WIJEYEWARDENE J.—Khan v. Sally.
1939Present: Wijeyewardene and NihJll JJ.
KHAN v. SALLY et al.
69—D. C. Colombo, 3,026.
Liquid claim—Action on promissory note—Leave given to appear and defend—Failure to deposit money in time—Delay on the part of Proctor—CivilProcedure Code, s. 707.
In an action on a promissory note defendant was given leave to appearand defend on December 14, 1938, and ordered to file answer on givingsecurity ,i'n Rs. 200 by January 16, 1939.
When the case was called on January 17, it was found that the moneywas not deposited and judgment was entered for the plaintiff.
Held (in an application to set aside the judgment), that dilatorinesson-the part of the proctor which resulted in his failure to comply with anor'der of Court within the time fixed did not amount to proof of suchspecial circumstances as are contemplated by section 707 of the CivilProcedure Code.
^j^PPEAL from an order of the District Judge of Colombo.
N. E. Weerasooria, K. C. (with him M. J. Molligodde), for plaintiff,appellant.
' P. Tiyagarajdh (with him S. A. Marikar), for defendant, respondent.September 29, 1939. Wijeyewardene J.—
The plaintiff instituted this action under chapter 53 of the CivilProcedure Code for the recovery of a sum of money on a promissory note.The judge accepted the plaint and issued summons with a direction tothe defendants to appear in Court, within ten days of its service and obtainleave to defend the action. Service was effected on the first defendanton December 5, 1938, and on the second defendant on December 3, 1938.Mr. Kamer Cassim filed a proxy from both the defendants and theiraffidavit on December 14 and moved for leave to appear and defend theaction. The District Judge thereupon made the following order: —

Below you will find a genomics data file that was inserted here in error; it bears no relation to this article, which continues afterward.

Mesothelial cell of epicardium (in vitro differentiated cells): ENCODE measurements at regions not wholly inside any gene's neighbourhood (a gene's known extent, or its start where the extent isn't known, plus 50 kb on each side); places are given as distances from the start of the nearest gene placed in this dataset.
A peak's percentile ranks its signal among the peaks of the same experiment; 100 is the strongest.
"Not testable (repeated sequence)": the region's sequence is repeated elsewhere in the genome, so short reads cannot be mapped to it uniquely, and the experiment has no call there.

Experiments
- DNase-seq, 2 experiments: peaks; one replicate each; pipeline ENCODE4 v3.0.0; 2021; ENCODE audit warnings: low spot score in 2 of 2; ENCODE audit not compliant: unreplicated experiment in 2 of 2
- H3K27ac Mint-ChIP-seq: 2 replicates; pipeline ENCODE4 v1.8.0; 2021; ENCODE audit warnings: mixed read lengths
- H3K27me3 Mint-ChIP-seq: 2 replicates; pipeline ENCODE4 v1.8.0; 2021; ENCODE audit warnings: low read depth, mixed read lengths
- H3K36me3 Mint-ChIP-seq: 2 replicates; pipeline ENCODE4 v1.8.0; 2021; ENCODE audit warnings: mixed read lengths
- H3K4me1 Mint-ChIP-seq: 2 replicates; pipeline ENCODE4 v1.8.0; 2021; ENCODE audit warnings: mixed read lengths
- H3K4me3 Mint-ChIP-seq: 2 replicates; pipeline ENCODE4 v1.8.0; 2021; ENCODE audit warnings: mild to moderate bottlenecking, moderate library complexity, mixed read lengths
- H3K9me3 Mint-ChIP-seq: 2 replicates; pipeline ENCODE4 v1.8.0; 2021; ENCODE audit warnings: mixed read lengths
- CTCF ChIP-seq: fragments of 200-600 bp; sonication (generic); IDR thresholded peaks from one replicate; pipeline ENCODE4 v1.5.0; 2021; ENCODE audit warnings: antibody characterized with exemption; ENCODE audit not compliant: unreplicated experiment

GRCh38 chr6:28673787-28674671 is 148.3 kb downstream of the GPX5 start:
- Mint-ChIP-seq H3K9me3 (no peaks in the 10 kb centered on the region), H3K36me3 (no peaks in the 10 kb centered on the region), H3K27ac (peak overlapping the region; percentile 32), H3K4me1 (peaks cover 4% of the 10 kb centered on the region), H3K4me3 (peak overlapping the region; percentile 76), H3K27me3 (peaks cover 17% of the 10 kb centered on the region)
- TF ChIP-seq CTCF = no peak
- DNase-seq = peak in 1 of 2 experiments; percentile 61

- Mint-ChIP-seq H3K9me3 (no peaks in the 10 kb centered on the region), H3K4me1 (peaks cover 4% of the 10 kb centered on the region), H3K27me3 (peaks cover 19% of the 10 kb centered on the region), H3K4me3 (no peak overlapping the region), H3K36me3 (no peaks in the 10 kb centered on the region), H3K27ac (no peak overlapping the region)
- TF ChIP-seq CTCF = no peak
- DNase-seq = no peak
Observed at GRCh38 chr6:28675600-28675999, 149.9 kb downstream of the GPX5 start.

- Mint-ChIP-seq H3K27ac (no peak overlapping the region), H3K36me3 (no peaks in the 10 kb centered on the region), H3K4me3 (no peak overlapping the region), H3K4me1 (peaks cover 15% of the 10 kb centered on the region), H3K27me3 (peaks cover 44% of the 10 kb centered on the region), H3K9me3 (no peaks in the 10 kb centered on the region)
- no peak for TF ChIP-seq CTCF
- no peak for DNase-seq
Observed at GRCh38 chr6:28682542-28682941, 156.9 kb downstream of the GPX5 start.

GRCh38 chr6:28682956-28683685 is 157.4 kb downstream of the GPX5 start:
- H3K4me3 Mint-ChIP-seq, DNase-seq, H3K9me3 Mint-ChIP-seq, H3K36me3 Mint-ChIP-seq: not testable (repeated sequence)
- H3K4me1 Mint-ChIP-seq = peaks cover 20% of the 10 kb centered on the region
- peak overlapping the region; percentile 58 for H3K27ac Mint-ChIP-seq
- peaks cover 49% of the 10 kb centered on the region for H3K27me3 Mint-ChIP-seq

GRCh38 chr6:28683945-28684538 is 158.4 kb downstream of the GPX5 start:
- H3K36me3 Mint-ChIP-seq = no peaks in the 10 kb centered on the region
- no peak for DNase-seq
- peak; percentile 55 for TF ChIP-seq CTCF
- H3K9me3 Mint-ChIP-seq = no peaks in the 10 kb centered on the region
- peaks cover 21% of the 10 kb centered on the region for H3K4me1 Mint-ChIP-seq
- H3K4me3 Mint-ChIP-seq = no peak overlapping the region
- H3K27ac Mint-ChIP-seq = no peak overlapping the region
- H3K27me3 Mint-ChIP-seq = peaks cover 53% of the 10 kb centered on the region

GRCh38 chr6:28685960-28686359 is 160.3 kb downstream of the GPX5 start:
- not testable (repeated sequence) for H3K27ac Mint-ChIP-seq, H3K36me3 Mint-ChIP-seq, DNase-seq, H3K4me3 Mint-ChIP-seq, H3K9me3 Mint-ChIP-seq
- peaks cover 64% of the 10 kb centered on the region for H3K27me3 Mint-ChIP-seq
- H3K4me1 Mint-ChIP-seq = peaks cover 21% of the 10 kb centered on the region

. “ Allowed to file answer on giving security in Rs. 200 by January 16,1939. ”
The journal entry dated January 16, 1939, is as follows: —
Answer of the defendant filed.
Proctor will deposit Rs. 200 to-day.
When the case was called on January 17, it was found that the moneywas not deposited and the Judge entered judgment for the plaintiff.On the same day, but after judgment was entered, Mr. Kamer Cassimfiled an affidavit and a Kachcheri receipt for Rs. 200 dated January 17,1939, and moved to set aside the decree.
The relevant statements of fact made by Mr. Cassim in his affidavitare not disputed by the defendants. These statements show: —
(i.) that it was only on January 13 that Mr. Cassim “ tried to get an~ order to deposit ” ;
WUEYEWARDENE J.—Khan v. Sally.283
(ii.) that the record of the case “ was not available to Mr. Cassim onJanuary 13
(iiL) that on January 16, Mr. Cassim “ offered to hand over Rs. 200to the plaintiff’s proctor ” but the latter refused to accept it;
(iv.) that the order to deposit was not given to Mr. Cassim’s clerk bythe court clerk before 4.30 p.m. on January 16;
(v.) that the sum of Rs. 200 together with the order to deposit wassent to the Kachcheri on January 17.
On these facts the District Judge made an order under section 707of the Civil Procedure Code setting aside the decree and against thatorder the present appeal has been filed.